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Asian and Asian American Young Adult Books to Binge

Asian and Asian American Young Adult Books to Binge

Asian and Asian American authors and characters represent a wide variety of stories and cultures. Asia is, of course, an enormous continent home to a wide-ranging experiences and identities. It would be a mistake to look to Asian culture as a homogenous identity. Instead, we celebrate a variety of cultures and creators during Asian/Pacific Islander Heritage Month and encourage you to read their works throughout the year.

Author Jenny Lee, who is of South Korean descent, has experienced success as a television writer prior to the bestselling release of Anna K, a young adult and Korean-infused retelling of Tolstoy’s Anna Karenina. Anna K follows a young, seemingly perfect socialite who manages to escape the pitfalls of being a teenager – until she meets the playboy Count. A sequel, Anna K Away, was released in 2021.

Randy Ribay, a Filipino writer raised in the American Midwest, was a finalist for the National Book Award with Patron Saints of Nothing. The story follows Filipino American high school senior Jay suffering the death of his cousin to the president’s war on drugs, propelling Jay to confront his silent family and his silenced identity.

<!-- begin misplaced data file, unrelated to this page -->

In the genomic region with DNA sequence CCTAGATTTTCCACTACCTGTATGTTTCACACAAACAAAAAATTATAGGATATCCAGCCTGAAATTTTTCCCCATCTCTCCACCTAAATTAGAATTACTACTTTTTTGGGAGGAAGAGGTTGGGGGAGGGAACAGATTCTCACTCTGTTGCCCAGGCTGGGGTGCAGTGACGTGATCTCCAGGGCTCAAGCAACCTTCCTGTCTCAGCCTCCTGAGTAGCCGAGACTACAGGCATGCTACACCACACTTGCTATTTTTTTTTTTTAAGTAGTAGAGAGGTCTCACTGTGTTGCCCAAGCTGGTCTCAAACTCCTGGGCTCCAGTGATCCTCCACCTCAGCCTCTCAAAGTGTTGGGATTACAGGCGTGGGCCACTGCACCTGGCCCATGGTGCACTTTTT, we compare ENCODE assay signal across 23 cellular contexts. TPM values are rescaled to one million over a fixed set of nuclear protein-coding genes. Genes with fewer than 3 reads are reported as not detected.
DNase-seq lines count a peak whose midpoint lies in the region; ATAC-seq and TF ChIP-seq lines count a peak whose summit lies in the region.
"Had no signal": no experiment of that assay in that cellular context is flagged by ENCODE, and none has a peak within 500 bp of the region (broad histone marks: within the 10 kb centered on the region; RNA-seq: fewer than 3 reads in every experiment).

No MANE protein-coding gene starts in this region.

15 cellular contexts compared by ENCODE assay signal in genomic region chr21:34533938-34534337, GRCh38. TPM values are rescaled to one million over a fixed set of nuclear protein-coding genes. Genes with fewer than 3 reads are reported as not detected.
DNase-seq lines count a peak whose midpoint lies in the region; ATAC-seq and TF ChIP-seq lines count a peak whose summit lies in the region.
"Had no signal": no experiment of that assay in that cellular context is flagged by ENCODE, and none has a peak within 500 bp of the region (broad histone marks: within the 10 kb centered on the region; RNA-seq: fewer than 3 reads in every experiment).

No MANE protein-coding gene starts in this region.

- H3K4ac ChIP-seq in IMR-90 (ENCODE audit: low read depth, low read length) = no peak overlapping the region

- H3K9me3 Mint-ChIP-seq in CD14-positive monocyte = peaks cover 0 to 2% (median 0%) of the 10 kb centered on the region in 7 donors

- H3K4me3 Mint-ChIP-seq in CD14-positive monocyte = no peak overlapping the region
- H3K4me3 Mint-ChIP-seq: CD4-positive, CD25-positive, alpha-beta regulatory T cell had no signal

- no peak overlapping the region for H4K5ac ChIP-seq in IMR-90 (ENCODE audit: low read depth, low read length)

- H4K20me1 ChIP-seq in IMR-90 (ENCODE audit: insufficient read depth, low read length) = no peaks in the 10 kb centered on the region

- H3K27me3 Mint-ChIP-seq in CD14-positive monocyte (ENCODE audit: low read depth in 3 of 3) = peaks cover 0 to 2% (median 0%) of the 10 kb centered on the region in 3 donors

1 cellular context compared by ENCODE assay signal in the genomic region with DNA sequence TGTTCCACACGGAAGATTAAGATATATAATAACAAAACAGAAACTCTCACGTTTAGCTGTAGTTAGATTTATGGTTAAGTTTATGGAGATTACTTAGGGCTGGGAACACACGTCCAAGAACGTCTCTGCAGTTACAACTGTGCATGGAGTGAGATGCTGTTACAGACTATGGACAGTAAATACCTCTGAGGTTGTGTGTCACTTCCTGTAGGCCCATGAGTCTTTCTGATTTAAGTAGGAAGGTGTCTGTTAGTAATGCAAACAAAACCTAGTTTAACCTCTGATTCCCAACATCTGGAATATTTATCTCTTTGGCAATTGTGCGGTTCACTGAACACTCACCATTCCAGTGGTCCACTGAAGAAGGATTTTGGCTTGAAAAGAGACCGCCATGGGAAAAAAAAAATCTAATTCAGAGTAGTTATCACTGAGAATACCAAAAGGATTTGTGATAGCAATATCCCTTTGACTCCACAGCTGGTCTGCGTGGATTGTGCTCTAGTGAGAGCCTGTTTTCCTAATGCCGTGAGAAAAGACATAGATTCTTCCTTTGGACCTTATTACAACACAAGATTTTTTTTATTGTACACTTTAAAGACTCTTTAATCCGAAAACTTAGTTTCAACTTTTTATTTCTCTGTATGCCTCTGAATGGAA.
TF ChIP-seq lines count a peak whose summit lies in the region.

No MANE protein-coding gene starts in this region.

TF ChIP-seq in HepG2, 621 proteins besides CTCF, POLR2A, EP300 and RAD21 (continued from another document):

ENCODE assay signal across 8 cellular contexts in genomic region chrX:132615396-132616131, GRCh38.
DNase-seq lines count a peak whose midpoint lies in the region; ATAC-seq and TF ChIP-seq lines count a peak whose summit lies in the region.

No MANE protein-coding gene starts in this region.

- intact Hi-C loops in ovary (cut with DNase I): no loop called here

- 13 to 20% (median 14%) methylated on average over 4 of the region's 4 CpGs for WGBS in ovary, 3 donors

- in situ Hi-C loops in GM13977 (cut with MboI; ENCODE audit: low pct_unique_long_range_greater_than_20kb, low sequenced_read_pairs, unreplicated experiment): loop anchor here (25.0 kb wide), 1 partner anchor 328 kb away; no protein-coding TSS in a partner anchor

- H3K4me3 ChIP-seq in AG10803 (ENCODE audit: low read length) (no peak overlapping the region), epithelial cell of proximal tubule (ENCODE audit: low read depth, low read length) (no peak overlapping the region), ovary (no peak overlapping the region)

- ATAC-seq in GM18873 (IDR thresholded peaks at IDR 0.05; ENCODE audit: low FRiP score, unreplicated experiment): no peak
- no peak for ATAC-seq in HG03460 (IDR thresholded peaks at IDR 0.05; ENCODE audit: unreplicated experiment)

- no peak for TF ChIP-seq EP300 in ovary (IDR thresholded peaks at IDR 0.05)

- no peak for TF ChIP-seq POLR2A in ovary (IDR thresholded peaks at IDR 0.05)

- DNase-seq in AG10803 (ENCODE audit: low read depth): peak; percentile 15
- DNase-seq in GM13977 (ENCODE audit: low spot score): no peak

Stacey Lee is also coming off the success of her hit book The Downstairs Girl and follows it with Luck of the Titanic. Stacey Lee shares a Chinese heritage with her protagonist, Valora Luck, who needs to get to America. America does not accept Chinese people as immigrants, so she is denied entry onto the Titanic. She manages to stowaway in hopes of finding her twin brother in America and finding work in a circus. Trapped onboard when the unthinkable happens, Valora’s needs quickly shift to survival.

American Betiya is Indian American author Anuradha D. Rajurkar’s debut novel and follows Rani Kelkar as she navigates her first love. Always a dutiful Indian American daughter, Rani never lies to her parents until she meets and secretly begins dating Oliver. Oliver is everything her mother doesn’t want for Rani, and when Oliver needs more of Rani, she grows confused with what she truly wants.

That journey of self is followed in Saints and Misfits by Indian Canadian author S.K. Ali. Janna is a devout Muslim who divides the world into Saints and Misfits. Saints are the people whose perfections render them invisible, and Misfits are those who don’t fit in and keep the world interesting. But perhaps there is a third category of people, Monsters, who hide behind Saints. People who simply are not what they seem.

This is also a theme in Tokyo Ever After by Emiko Jean. Izumi Tanaka was raised in California by her single mother before discovering that she is the secret daughter of Japan’s crown prince. Izumi travels to Japan to meet her father and learn about both a Japanese culture she is unsure of and a royal culture she is wary of. Her story centers on not feeling “Japanese enough” to be in Japan and not “American enough” to be in America, a struggle commonly felt by those whose identities transcend lines.

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